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Analysis: Who voted with Israel at the UN and why did most of the Pacific Islands?

By American Correspondent Mark Stone

The vast majority of the world’s countries voted with the Palestinians today at the United Nations.

But who were the nine countries that opposed Palestine’s bid for UN membership, rights and privileges, and why?


The current Israeli government is staunchly opposed to a Palestinian state in every sense.

Various iterations of Israeli governments have vacillated over the years on “two states,” but after the October 7 Hamas attacks, Israel’s position has solidified — neither two states, nor a Palestinian state.

They generally do not distinguish between the extremism of Hamas and the moderate nature of other Palestinian political factions, such as the Fatah-led Palestinian Authority in the West Bank. It’s a dead end.

then who else?

United States

They stand behind Israel, despite the significant tension that now exists between President Joe Biden and Prime Minister Benjamin Netanyahu.

America is committed to a two-state solution, but insists that it starts with a ceasefire and that the establishment of a Palestinian state goes much further.

Speaking after the vote, White House spokesman John Kirby said: “We continue to believe in the promise of a two-state solution and an independent state for the Palestinian people.

“This is something that President Biden remains fully and strongly committed to. We also believe that the best way to do this is through direct negotiations with the parties and not through this type of vote at the United Nations, which is why we voted no.”

As always in geopolitics, relationships are often symbiotic; They are all about mutual benefit even when, as it were, the relationship may seem incompatible.


The Eastern European Union member voted for Israel and against the Palestinians.

Don’t think that right-wing Hungarian Prime Minister Orbán’s hatred of Hungarian-born Jewish-American billionaire George Soros is a reflection of his views on Israel, even though the anti-Soros narrative is often seen as anti-Semitic.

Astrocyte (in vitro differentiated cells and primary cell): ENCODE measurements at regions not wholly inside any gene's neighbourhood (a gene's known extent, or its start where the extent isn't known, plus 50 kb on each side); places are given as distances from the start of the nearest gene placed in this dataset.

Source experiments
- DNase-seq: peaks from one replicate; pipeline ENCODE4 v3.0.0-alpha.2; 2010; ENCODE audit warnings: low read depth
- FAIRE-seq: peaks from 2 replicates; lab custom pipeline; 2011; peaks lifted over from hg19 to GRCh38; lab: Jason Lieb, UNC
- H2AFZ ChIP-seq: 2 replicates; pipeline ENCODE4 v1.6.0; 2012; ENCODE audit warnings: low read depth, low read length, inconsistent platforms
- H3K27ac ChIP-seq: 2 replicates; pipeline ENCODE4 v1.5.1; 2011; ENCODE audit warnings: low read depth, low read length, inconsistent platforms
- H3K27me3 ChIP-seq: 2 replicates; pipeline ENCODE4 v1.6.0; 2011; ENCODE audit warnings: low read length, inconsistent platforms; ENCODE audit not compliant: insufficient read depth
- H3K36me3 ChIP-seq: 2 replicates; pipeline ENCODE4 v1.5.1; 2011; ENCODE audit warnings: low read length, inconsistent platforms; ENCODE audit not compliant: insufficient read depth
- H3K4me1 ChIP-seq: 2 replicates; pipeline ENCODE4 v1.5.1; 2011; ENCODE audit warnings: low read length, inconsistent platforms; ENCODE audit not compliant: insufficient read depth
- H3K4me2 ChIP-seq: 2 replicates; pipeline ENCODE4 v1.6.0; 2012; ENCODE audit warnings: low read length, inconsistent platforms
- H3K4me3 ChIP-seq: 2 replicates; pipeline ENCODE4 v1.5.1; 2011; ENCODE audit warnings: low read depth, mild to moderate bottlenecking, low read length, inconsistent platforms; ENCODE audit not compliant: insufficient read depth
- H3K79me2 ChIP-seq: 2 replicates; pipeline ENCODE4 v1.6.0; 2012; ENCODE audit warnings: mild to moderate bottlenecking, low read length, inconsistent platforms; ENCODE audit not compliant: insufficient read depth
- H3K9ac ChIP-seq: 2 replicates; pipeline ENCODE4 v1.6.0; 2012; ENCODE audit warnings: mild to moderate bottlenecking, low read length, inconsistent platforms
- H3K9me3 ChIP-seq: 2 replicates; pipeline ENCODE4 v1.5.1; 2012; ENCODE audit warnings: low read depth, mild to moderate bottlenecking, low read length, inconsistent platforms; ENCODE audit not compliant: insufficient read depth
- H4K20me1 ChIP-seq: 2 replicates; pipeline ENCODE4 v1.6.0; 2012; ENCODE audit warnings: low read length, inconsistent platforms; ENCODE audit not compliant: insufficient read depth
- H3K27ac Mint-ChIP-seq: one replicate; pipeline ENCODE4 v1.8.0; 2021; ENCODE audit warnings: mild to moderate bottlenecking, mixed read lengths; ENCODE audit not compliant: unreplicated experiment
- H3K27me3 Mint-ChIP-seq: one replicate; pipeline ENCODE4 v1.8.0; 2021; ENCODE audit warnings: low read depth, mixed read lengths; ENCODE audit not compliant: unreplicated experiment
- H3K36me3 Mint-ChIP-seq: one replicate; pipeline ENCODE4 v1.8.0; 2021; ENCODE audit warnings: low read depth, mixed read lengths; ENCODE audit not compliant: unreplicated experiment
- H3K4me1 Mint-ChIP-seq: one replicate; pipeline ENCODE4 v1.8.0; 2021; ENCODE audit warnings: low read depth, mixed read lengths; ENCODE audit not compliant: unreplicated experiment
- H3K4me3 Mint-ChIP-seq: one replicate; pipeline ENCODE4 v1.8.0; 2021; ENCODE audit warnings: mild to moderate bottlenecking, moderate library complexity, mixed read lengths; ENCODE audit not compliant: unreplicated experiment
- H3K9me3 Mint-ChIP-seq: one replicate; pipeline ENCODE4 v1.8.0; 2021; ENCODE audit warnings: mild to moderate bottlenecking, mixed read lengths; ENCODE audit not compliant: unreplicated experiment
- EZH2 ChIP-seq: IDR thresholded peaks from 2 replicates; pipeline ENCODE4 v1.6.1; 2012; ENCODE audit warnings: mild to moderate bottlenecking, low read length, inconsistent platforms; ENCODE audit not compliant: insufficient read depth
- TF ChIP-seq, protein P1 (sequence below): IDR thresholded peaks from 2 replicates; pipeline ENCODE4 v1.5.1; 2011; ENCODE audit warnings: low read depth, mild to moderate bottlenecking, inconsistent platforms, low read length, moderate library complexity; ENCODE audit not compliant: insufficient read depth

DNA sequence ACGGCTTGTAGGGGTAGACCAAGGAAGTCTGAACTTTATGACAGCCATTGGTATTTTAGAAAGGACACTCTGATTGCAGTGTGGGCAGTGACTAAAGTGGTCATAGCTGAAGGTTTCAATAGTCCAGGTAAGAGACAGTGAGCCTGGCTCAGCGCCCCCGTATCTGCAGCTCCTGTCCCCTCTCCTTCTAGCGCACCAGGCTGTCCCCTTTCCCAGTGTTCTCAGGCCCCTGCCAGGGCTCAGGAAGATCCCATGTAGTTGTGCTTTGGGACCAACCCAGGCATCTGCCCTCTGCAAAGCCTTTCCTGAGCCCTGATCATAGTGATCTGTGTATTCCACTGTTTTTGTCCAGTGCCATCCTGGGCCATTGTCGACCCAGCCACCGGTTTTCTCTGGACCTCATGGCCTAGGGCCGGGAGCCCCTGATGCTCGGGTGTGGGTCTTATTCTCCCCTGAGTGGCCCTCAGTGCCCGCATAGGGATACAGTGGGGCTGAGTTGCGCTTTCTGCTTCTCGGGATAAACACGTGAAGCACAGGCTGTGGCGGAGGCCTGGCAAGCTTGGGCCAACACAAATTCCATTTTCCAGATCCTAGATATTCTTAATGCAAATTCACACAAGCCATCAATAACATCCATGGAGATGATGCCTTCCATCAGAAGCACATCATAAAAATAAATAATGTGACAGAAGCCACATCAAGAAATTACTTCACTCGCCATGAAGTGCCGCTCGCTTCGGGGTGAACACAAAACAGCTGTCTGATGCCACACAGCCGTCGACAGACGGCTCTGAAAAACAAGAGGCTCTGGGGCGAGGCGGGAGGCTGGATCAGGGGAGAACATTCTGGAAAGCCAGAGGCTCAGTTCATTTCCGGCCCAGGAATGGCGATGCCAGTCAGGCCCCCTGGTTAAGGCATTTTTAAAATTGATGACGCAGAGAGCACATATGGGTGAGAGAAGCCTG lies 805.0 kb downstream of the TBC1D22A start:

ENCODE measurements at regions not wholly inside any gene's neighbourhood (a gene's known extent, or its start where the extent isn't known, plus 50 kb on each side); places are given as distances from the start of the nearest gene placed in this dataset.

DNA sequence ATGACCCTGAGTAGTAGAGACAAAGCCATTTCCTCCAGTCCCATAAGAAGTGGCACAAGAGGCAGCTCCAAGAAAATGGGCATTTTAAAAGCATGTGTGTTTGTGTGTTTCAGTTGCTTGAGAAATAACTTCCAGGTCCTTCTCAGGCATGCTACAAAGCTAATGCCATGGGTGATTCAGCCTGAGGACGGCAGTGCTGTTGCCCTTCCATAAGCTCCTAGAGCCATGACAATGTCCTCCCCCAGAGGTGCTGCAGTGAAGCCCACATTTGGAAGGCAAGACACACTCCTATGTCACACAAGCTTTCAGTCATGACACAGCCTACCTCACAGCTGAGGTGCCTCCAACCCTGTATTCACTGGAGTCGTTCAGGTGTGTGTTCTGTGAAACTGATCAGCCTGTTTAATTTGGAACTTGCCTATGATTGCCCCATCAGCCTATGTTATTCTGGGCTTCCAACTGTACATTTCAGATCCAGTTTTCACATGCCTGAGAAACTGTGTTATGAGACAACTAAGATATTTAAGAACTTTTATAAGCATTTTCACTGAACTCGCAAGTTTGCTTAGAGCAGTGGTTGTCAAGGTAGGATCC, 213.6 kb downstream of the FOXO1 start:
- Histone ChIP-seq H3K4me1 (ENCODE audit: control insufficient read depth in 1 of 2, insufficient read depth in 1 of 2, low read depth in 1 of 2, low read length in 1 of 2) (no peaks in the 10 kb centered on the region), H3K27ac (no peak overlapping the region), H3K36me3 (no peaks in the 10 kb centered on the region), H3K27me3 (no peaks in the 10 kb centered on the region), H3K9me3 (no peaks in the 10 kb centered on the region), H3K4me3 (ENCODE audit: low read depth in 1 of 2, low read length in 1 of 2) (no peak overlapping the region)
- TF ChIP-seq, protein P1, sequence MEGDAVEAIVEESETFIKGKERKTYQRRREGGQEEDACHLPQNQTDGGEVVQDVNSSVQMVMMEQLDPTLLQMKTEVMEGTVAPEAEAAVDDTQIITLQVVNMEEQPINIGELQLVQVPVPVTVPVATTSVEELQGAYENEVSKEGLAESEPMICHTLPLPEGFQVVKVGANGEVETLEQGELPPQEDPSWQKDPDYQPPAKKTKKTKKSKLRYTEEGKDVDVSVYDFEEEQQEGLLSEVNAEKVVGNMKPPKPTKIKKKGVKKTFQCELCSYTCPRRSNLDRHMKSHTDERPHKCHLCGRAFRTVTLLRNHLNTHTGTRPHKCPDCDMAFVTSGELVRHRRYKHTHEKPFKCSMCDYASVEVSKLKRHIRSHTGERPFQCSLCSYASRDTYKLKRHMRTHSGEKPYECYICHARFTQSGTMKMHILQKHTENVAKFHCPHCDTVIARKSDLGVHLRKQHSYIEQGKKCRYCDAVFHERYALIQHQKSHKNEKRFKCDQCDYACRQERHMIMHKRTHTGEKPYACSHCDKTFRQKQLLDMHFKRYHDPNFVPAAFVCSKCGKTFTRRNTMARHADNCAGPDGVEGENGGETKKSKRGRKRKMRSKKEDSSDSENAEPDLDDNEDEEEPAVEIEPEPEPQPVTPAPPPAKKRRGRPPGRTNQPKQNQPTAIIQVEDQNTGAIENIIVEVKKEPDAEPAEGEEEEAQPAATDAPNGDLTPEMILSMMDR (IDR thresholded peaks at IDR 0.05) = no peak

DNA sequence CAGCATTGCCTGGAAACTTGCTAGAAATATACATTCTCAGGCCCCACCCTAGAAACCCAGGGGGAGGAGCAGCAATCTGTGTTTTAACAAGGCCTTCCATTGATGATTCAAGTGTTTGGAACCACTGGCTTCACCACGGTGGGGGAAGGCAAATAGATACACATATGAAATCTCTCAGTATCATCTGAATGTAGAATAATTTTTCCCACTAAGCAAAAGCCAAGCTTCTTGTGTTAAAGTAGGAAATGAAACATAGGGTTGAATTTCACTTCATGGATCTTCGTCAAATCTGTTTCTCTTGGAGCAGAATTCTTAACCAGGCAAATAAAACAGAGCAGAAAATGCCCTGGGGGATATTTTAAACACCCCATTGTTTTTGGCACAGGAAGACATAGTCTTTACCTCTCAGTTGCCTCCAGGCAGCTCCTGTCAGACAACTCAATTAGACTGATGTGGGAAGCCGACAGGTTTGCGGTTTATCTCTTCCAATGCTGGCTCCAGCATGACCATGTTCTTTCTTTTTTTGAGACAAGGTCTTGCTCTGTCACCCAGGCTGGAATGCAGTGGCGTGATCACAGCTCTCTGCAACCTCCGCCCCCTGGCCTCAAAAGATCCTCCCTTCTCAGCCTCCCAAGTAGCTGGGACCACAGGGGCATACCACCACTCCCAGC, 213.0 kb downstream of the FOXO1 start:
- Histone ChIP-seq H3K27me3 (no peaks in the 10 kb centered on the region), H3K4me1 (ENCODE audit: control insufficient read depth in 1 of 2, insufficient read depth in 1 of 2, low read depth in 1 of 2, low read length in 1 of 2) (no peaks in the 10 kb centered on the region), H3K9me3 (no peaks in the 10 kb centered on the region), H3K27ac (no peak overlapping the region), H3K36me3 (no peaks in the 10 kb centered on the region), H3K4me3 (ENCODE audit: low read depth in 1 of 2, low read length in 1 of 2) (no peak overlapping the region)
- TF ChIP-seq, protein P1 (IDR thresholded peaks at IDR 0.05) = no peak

Anti-Semitism has haunted the political right in Hungary since World War II, when half a million Jewish Hungarians were killed. However, Orban and Netanyahu have a close, long-standing relationship.

Israel and Hungary are linked by mutual interests.

Orbán admires Netanyahu’s ethos of building power out of a small nation-state, and the two leaders have found mutual interest in the face of liberal democratic opposition.

Orbán’s confrontation with the EU coincided with Netanyahu’s assessment that Europe is increasingly anti-Israel.

The Soros hatred also coincides with Netanyahu, that the conspiracy is that Soros is somehow trying to ‘Islamize’ Judeo-Christian Europe with his pro-immigration stance.


Argentina’s vote is led by a new populist president, Javier Millay, who has pledged unwavering support for Netanyahu and vowed to move Argentina’s embassy to Jerusalem.

Miley said she plans to convert to Judaism.

Czech republic

The Czech Republic also voted for Israel in line with its strongly pro-Israel position, which has been repeatedly emphasized since October 7.

There is a strong historical connection between Czech leaders and the Zionist movement, which helped to consolidate the Jewish state, which strengthened after the fall of communism in 1989.

As a new democracy, the Czech Republic connected with the young democracy in Israel. Economic ties have flourished in recent years.

Pacific Island Nations

The rest, interestingly, may be the countries of the Pacific Islands: Micronesia, Papua New Guinea, Nauru and Palau.

The reason for their support is simple: direct soft power.

Small developing countries benefit from generous Israeli aid from the government and Israeli charities.

It is understood that in return they will always support Israel in the international organizations of which they are members.

Israel insists its motivation is primarily humanitarian, but officials say it’s also about putting Israel in a better light.

Israel skillfully uses its considerable experience in many arenas.

For example, during natural disasters, Israeli rescue crews are often the first to arrive.

This deliberate soft power diplomacy helped Israel secure votes, but it also held sway in its favor with many other nations.

However, on this vote, on Palestine, global opinion was overwhelmingly against Israel.

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